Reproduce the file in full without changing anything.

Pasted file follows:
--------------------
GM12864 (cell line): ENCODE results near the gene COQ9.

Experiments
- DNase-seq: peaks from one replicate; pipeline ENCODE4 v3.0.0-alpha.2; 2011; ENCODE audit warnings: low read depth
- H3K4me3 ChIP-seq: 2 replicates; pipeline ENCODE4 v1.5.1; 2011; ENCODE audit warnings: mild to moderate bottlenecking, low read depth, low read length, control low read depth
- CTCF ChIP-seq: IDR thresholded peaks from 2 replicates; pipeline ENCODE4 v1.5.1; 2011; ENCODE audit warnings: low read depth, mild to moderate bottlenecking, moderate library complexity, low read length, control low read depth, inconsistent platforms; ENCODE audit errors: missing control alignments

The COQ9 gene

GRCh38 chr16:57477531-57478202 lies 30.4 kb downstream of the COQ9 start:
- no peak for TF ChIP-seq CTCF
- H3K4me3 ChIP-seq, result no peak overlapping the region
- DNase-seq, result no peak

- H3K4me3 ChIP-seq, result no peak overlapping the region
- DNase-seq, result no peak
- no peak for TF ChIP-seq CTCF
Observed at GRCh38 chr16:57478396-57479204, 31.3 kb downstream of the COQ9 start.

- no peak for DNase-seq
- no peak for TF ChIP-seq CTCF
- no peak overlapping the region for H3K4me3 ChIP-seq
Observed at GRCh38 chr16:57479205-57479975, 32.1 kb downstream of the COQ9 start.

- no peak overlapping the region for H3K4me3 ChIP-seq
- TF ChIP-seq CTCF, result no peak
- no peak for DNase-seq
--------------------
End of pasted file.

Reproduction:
GM12864 (cell line): ENCODE results near the gene COQ9.

Experiments
- DNase-seq: peaks from one replicate; pipeline ENCODE4 v3.0.0-alpha.2; 2011; ENCODE audit warnings: low read depth
- H3K4me3 ChIP-seq: 2 replicates; pipeline ENCODE4 v1.5.1; 2011; ENCODE audit warnings: mild to moderate bottlenecking, low read depth, low read length, control low read depth
- CTCF ChIP-seq: IDR thresholded peaks from 2 replicates; pipeline ENCODE4 v1.5.1; 2011; ENCODE audit warnings: low read depth, mild to moderate bottlenecking, moderate library complexity, low read length, control low read depth, inconsistent platforms; ENCODE audit errors: missing control alignments

The COQ9 gene

GRCh38 chr16:57477531-57478202 lies 30.4 kb downstream of the COQ9 start:
- no peak for TF ChIP-seq CTCF
- H3K4me3 ChIP-seq, result no peak overlapping the region
- DNase-seq, result no peak

- H3K4me3 ChIP-seq, result no peak overlapping the region
- DNase-seq, result no peak
- no peak for TF ChIP-seq CTCF
Observed at GRCh38 chr16:57478396-57479204, 31.3 kb downstream of the COQ9 start.

- no peak for DNase-seq
- no peak for TF ChIP-seq CTCF
- no peak overlapping the region for H3K4me3 ChIP-seq
Observed at GRCh38 chr16:57479205-57479975, 32.1 kb downstream of the COQ9 start.

- no peak overlapping the region for H3K4me3 ChIP-seq
- TF ChIP-seq CTCF, result no peak
- no peak for DNase-seq